Tuesday, May 15, 2012

Dangers of Nuclear Energy: 1950s Era Concerns Include Admission that Reactors Produce Poisonous Materials Worse by "A Million or Billion Times Than Anything Else Ever Known"

The idea of using nuclear energy for civilian purposes was legitimized publicly in an address by President Dwight D. Eisenhower to the 470th Plenary Meeting of the United Nations General Assembly on December 8, 1953. This speech has come to be known as “Atoms for Peace.” The text is a masterpiece of inversion, transforming the horrors of nuclear weapons into the productive, peaceful promise of nuclear energy:

[Eisenhower] "...The United States would seek more than the mere reduction or elimination of atomic materials for military purposes. It is not enough to take this weapon out of the hands of the soldiers. It must be put into the hands of those who will know how to strip its military casing and adapt it to the arts of peace.
The United States knows that if the fearful trend of atomic military build-up can be reversed, this greatest of destructive forces can be developed into a great boon, for the benefit of all mankind. The United States knows that peaceful power from atomic energy is no dream of the future. The capability, already proved, is here today. Who can doubt that, if the entire body of the world's scientists and engineers had adequate amounts of fissionable material with which to test and develop their ideas, this capability would rapidly be transformed into universal, efficient and economic usage?"
Eisenhower outlines the U.S.’s leadership role in this transformation: “The United States would be more than willing - it would be proud to take up with others ‘principally involved’ the development of plans whereby such peaceful use of atomic energy would be expedited.” 

Eisenhower tasked the United Nations with the creation of an international atomic energy agency responsible for monitoring and governing a stockpile of uranium and fissionable materials that could be employed for the “peaceful” development of nuclear energy.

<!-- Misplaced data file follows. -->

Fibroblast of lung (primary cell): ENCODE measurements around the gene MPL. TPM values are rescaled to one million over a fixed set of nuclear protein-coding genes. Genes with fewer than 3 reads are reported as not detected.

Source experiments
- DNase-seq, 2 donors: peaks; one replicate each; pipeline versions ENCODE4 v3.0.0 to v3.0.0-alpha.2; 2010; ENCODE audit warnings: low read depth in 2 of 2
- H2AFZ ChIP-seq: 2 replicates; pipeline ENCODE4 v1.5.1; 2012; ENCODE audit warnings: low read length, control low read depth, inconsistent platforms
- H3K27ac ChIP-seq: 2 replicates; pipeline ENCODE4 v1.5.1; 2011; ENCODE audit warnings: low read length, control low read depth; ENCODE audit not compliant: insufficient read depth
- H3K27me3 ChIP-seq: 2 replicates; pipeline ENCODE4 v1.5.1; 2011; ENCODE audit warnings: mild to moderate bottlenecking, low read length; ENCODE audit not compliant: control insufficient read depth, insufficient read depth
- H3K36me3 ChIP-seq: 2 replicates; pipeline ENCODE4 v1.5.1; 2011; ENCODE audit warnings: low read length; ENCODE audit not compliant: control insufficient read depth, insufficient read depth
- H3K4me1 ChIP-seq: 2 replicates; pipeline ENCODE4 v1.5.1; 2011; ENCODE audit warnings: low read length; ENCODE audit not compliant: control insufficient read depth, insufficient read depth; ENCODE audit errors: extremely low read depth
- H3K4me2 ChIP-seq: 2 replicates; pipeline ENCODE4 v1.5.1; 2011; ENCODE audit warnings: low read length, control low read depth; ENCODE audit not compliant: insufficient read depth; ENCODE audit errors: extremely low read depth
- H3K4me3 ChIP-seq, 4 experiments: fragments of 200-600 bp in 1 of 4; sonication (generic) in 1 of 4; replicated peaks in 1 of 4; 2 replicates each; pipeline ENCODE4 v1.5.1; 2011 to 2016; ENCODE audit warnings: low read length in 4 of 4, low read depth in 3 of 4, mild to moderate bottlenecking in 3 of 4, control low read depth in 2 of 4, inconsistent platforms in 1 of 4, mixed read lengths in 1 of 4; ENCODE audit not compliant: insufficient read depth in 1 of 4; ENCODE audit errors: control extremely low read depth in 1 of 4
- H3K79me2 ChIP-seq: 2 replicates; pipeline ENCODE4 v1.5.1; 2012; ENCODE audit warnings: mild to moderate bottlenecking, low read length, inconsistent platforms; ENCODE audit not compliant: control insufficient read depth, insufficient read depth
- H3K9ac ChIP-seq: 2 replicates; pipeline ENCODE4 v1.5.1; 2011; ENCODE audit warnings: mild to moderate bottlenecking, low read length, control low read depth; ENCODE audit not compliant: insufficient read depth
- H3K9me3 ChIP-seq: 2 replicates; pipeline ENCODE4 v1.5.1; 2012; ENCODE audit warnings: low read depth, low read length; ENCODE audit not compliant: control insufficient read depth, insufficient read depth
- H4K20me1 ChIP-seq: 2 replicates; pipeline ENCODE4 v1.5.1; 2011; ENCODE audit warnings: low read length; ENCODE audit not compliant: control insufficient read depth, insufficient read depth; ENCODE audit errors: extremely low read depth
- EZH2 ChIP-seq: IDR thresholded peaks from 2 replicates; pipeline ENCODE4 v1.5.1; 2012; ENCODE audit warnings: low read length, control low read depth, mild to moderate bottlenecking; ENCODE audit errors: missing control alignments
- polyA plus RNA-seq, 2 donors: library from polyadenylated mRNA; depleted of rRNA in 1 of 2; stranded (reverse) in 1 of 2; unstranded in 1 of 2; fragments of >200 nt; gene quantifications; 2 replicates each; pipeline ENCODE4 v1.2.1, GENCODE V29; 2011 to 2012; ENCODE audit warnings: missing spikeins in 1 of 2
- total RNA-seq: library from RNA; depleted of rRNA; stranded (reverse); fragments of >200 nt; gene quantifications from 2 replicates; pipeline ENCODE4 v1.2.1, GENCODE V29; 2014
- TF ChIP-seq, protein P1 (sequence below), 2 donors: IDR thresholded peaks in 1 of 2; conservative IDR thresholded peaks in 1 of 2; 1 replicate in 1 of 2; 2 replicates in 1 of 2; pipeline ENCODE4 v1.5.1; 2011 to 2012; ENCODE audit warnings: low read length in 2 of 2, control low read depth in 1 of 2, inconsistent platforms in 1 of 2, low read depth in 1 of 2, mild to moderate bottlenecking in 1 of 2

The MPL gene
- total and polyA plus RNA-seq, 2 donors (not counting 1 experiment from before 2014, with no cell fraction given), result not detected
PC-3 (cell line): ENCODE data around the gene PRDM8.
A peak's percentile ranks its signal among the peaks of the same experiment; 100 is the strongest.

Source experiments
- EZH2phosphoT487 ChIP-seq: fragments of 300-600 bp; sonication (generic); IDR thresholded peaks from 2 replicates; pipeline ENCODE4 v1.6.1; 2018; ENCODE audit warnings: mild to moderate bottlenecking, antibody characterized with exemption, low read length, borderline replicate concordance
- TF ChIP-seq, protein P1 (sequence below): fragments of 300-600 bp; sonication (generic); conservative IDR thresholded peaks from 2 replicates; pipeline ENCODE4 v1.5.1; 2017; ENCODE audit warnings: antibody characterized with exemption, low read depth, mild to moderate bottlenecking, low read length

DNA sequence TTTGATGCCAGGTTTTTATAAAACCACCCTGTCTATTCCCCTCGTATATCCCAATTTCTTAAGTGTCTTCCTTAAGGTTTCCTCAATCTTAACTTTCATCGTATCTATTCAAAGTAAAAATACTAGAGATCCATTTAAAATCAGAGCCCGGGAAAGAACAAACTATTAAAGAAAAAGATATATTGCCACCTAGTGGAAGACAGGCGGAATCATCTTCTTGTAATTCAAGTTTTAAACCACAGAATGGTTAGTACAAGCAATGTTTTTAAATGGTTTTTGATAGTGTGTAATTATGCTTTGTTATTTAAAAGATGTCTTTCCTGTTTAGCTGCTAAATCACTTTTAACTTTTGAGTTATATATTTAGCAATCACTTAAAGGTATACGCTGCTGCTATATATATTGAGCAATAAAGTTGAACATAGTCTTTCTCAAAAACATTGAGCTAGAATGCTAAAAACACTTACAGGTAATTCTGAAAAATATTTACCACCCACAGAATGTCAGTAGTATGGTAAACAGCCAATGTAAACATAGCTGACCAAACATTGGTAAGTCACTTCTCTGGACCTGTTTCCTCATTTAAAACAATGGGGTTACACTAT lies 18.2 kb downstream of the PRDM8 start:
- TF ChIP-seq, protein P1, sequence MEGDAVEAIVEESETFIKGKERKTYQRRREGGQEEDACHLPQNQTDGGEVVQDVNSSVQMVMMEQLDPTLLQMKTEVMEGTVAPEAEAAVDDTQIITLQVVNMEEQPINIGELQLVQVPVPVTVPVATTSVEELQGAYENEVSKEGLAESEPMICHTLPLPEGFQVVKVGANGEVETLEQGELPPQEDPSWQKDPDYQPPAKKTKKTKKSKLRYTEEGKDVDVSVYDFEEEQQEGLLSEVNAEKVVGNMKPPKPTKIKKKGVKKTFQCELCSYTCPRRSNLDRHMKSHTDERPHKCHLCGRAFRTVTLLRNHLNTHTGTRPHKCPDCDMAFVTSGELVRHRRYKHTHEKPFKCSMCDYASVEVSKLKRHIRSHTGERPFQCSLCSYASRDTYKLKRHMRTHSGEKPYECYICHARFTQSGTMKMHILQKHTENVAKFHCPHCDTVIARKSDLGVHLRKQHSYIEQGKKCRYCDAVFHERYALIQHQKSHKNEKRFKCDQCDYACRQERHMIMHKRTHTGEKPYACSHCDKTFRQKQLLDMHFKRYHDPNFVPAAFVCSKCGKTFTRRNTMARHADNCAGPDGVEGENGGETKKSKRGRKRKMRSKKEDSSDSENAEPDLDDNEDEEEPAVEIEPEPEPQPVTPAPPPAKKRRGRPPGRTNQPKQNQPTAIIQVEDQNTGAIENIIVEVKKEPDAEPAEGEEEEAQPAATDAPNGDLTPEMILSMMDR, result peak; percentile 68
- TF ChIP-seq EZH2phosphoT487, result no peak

In 1954 the U.S. amended its Atomic Energy Act to enable it to assist other nations in the development of their nuclear power facilities.  In 1955 the U.S. took the lead in drafting the Statute of the IAEA with participation from government representatives from Australia, Belgium, Canada, France, Portugal, South Africa, the United Kingdom, and USA. In 1956 the USSR, Czechoslovakia, India, and Brazil contributed representatives. 

Eisenhower’s speech is widely regarded as a symbolic turning point in tempering western public concern about all matters nuclear. However, nuclear horrors were not so easily swept away. Nuclear reactors were not safe and the news media reported accordingly. In 1954 The New York Times reported that in 1952 an “atomic plant” at Chalk River Ontario had “caused peril” resulting in the “worst nuclear reactor accident that has been disclosed.” 

In July 1955, The Manchester Guardian observed that Dr. McCullough, Chairman of the Advisory Committee on Reactor Safeguards for the U.S. Atomic Energy Commission, acknowledged that reactors were far too dangerous to locate in populous areas. He was quoted in the article as stating:
[McCullough] "If there is an accident. . . the reactor may be lost but the public will be protected. . .  Many of us feel that this record [of few accidents] is just due to plain good luck, and our luck may not hold. We should be prepared for an accident. The thing we should try to avoid is a really bad accident. The key to the whole business is that reactors manufacture extremely poisonous materials, rather worse by a million or billion times than anything else ever known. Though we have tried, we can find no valid comparison. It is a brand-new problem to us." [my emphasis, end quote]
The article noted the retrospective nature of Dr. McCullough’s admissions: “There is something anomalous, he conceded, in worrying so much about safety regulations after the programme has been under way for some time.” 

McCullough’s greatest stated concern about reactor safety was continued heat creation, known as “delayed heat,” that occurs after a reactor has been shut off. The safety challenge was to develop a reactor that could automatically shut off and control delayed heat production. McCullough warned that “we can’t depend entirely on gadgets” to resolve this significant safety problem.


Dwight Eisenhower “Atoms for Peace.” Address by Mr. Dwight D. Eisenhower, President of the United States of America, to the 470th Plenary Meeting of the United Nations General Assembly.Tuesday, 8 December 1953, 2:45 p.m.. General Assembly President: Mrs. Vijaya Lakshmi Pandit (India). IAEA: http://www.iaea.org/About/history_speech.html.

International Atomic Energy Association “IAEA Turns 40: Supplement to the IAEA Bulletin” (1997, September ): http://www.iaea.org/Publications/Magazines/Bulletin/Bull393/Chronology/chronology.pdf.
DANGERS OF NUCLEAR RADIATION: U.S. Plans for Public Protection
Freedman, Max The Manchester Guardian (1901-1959); Jul 15, 1955;
ProQuest Historical Newspapers: The Guardian (1821-2003) and The Observer (1791-2003) page 9  http://search.proquest.com.ezproxy1.lib.asu.edu/docview/479866824/136B74FF0E260A4EEE8/3?accountid=4485

REACTOR ACCIDENT CAUSED PERIL IN '52: Flooding of Atomic Plant With Deadly Radioactive By ROBERT K. PLUMB
New York Times (1923-Current file); Dec 1, 1954;

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